NASCAR: Hall of Famer Rusty Wallace goes off on Olbermann in radio interview

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As part of his op-ed yesterday on how this NASCAR off-season has veered into the bizarre, my colleague, Tony DiZinno, brought up the recent Twitter scrap between big-name sports commentator Keith Olbermann and six-time Sprint Cup champion Jimmie Johnson – a scrap that began with Olbermann spouting off on the Kurt Busch/Patricia Driscoll saga.

The details of the Olbermann/Johnson exchange are in the link above, so I won’t rehash.

But Johnson isn’t the only Cup champ that has jumped in. Yesterday on Phoenix’s Fox Sports 910 AM, 1989 champ and NASCAR Hall of Famer Rusty Wallace put in his two cents on the matter and on Olbermann’s belief that racing isn’t a sport.

He didn’t hold back.

“I don’t pay any attention to Olbermann. He doesn’t know anything about our sport,” Wallace said. “Our sport’s the most popular form of motorsport in the world. There’s no doubt about that, you can’t argue it. You get in a car, you run 200 mph sweating your brains out. You lose anywhere between 10 to 12 pounds in a race – that’s what I used to do – I mean it’s physical.

“We’re not trying to say we’re stick and ball guys, by all means. But to try and belittle the drivers and say it’s not tough or something is not correct. Because every NFL guy or any basketball player, anybody like that, they’re in shock and awe when it comes to NASCAR and what it takes to run these cars in the Daytona 500 or Bristol or anywhere – two inches apart, running 200 mph, for 500 miles, three and a half hours.

“They don’t talk any crap on it.”

Wallace then said anti-NASCAR negativity in some corners of the American sports media is a constant obstacle that must be fought. Later in the interview, he returned to Olbermann.

“I’d love to have Olbermann in a car one time and run his ass around the track and see what he says then,” he said.

One of the radio hosts then proclaims that Olbermann could “kiss [his] ass.” To which Wallace replied: “He can kiss my ass, too, how’s that?”

While any Formula One fan may beg to differ on Wallace’s assertion of NASCAR being the most popular motorsport in the world, he otherwise puts up an OK defense. Racing does take a lot out of you physically and mentally, and you’d figure a lot of athletes in the ‘Big Four’ sports (Detroit Lions back Reggie Bush, being one example) have respect for racing.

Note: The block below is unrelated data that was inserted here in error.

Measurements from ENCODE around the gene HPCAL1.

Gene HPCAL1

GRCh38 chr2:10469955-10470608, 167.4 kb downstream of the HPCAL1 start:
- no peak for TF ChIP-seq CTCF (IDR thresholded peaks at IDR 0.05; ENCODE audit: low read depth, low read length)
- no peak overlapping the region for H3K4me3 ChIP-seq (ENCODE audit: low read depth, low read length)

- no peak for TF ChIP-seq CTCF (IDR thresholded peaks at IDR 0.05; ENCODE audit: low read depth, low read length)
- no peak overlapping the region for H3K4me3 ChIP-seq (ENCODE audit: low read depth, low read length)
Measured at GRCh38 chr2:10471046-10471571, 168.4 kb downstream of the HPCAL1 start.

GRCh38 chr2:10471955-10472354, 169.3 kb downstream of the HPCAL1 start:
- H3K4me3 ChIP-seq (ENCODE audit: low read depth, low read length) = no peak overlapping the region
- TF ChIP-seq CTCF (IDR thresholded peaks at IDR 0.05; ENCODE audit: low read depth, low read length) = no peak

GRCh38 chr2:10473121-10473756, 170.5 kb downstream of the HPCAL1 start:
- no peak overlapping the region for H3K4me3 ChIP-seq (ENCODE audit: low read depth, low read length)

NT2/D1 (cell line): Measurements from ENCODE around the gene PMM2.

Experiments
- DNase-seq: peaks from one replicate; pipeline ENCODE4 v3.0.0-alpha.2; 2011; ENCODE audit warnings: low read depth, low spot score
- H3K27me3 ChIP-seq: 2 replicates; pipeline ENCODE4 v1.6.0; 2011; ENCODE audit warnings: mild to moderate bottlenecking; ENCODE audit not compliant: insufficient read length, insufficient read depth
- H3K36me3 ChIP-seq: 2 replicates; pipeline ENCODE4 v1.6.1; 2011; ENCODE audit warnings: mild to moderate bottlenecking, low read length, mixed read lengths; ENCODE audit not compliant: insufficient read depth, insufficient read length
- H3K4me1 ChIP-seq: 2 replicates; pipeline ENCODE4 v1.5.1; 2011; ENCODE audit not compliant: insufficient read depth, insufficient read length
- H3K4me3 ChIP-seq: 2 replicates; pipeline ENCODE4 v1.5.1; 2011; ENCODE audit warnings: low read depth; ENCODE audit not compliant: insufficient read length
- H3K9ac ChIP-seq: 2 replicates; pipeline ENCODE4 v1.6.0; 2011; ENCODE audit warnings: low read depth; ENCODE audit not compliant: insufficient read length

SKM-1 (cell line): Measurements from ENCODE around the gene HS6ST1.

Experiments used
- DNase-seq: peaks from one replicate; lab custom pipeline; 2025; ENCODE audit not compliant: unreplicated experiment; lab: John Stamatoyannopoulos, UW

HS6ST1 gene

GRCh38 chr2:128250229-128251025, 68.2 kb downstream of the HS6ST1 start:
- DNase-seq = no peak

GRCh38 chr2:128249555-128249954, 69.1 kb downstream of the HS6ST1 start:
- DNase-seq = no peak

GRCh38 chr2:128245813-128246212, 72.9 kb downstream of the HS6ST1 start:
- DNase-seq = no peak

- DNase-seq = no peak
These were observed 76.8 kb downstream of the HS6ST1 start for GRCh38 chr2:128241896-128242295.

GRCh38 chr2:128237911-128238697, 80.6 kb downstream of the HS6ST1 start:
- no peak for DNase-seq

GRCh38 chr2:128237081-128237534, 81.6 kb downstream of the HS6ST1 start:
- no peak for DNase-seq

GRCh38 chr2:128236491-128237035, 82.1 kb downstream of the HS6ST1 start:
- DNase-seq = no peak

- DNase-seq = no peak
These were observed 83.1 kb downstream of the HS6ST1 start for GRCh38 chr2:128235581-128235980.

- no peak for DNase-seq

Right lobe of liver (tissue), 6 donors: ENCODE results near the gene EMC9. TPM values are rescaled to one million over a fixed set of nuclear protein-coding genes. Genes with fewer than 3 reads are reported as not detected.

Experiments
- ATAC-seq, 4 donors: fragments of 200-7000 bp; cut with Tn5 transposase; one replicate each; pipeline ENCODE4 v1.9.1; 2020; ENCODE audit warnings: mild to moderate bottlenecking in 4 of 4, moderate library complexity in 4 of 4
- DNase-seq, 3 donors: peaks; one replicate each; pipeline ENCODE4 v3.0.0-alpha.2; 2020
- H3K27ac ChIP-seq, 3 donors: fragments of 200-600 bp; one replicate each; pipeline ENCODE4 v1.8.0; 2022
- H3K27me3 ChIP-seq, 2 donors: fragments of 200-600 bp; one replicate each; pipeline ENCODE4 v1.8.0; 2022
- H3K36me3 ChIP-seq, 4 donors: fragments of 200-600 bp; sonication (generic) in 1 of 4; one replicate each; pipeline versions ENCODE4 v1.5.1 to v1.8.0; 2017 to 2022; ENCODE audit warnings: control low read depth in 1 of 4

However, it would appear that Olbermann’s mind is made up. He closed his tweets on the subject with the following on Friday:

All you can do is shrug and go back to my colleague’s op-ed and its central point: We really need to get some cars on the track, so we can focus on that.

The first practice at Daytona Speedweeks is in 27 days.

Mike Tirico and Danica Patrick team up again on NBC’s Indy 500 coverage

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Mike Tirico and Danica Patrick will return to NBC Sports’ coverage of the Indianapolis 500, which will be broadcast Aug. 23 at 1 p.m. ET on NBC (green flag at 2:30 p.m.).

Tirico and Patrick, who both joined NBC Sports for its inaugural coverage of the event last year, will reprise their roles as host and studio analyst.

One of the most versatile voices in sports, Tirico also hosts NBC Olympics’ primetime coverage, Football Night in America and many other premier events, including hosting on-site at Indianapolis Motor Speedway earlier this year for the first-ever IndyCar-NASCAR crossover weekend.

AT THE BRICKYARD: Daily Indy 500 coverage schedule on NBC, NBCSN

He again will be joined during prerace, in-race, and postrace coverage by Patrick, who became the first woman to lead the Indy 500 in 2005 and also was the first female pole-sitter in NASCAR driver.

They will make their debut together duing practice coverage on Aug. 21, on NBCSN.

“My first Indy 500 last year exceeded my very high expectations in every way,” Tirico said in a release. “Although this year’s race will take place under unprecedented circumstances, I can’t wait to get back to Indy. I’m confident that our team at the Brickyard will provide viewers with as exciting a viewing experience as possible. I am also thrilled that Danica Patrick is along for the ride again this year. We had such a great time last May and look forward to bringing Indy home for the viewers again.”

Said Patrick: “The Indianapolis 500 is an event that transcends mainstream and motorsports which is why it’s so special. We are living during a time that if we can bring people together, we should. Even if it’s not physically. I am honored to be back with the NBC Sports team and Mike Tirico. The memories I have from 15 years at IMS hold such a special place in my heart and I can’t wait to make more this year in the booth, or however we are positioned in 2020!”

This will mark NBC Sports’ second season as the exclusive home of the NTT IndyCar Series, including the Indianapolis 500, which will take place in August for the first time ever because of the novel coronavirus (COVID-19) pandemic.